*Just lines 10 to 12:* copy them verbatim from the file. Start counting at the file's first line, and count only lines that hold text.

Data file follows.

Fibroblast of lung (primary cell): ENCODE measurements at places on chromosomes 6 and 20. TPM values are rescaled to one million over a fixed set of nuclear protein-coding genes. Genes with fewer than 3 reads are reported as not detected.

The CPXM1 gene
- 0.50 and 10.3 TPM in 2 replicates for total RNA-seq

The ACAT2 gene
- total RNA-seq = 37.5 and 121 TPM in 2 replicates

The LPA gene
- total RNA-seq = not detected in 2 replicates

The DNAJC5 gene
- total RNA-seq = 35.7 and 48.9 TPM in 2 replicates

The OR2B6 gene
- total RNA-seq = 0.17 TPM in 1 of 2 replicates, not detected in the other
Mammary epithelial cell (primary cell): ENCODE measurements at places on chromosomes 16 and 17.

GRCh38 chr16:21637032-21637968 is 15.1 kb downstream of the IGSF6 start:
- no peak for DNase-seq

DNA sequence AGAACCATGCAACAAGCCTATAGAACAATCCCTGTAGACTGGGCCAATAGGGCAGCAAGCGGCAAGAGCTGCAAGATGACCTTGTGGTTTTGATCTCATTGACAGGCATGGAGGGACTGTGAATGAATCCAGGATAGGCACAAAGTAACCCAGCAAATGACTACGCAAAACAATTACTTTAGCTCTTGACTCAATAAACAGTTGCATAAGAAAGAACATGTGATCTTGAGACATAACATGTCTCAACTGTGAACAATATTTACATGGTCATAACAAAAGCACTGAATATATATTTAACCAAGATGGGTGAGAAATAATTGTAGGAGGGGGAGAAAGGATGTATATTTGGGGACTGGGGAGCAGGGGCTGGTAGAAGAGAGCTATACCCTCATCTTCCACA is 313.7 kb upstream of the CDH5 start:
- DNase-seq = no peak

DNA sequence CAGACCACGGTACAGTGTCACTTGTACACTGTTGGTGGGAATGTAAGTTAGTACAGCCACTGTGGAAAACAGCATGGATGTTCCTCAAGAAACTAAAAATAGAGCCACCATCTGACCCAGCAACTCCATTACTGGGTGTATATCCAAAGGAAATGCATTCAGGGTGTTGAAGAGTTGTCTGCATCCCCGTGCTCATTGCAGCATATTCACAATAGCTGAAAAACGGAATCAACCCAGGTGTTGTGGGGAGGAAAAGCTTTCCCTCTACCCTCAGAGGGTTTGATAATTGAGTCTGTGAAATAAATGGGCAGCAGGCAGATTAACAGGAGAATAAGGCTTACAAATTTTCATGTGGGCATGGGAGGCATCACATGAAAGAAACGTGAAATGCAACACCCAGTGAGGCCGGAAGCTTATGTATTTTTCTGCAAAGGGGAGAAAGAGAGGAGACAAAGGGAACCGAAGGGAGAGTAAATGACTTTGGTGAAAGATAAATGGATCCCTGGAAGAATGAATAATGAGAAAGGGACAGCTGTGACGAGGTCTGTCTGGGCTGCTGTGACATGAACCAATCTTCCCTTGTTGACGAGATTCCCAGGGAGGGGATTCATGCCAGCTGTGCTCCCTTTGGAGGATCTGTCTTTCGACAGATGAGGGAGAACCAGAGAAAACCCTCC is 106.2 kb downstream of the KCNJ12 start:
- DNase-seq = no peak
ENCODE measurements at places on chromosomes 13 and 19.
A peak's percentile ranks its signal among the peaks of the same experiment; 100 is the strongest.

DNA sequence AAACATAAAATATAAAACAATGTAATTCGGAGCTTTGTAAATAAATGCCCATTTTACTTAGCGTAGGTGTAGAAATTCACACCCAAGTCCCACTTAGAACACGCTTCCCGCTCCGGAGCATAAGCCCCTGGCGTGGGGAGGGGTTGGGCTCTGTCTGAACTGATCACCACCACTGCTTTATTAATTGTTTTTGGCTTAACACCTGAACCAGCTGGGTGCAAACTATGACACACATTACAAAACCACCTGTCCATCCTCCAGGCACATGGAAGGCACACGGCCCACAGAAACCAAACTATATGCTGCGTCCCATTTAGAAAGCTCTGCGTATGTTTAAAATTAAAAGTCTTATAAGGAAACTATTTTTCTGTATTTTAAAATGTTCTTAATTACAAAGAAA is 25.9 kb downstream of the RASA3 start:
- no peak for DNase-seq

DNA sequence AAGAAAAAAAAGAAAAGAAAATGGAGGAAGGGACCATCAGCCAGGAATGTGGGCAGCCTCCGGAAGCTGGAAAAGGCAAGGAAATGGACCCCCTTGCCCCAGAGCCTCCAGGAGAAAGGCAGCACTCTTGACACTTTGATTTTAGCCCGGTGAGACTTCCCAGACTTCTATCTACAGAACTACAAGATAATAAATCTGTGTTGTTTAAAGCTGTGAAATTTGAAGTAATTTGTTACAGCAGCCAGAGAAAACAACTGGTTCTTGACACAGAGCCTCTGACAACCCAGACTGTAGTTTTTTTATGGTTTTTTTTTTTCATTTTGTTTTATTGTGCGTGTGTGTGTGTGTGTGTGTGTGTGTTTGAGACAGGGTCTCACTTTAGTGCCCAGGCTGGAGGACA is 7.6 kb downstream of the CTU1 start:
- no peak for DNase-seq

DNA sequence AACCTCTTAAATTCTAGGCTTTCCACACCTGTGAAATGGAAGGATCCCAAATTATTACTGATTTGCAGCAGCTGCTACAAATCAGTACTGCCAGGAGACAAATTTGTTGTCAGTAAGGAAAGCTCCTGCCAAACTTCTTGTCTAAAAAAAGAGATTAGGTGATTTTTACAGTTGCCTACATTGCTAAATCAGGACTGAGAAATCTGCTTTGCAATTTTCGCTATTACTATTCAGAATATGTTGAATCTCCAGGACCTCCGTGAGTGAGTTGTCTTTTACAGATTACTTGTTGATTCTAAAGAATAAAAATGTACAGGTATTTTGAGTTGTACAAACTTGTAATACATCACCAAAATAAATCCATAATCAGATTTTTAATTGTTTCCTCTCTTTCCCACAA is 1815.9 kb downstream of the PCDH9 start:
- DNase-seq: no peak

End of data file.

The OR2B6 gene
- total RNA-seq = 0.17 TPM in 1 of 2 replicates, not detected in the other
Mammary epithelial cell (primary cell): ENCODE measurements at places on chromosomes 16 and 17.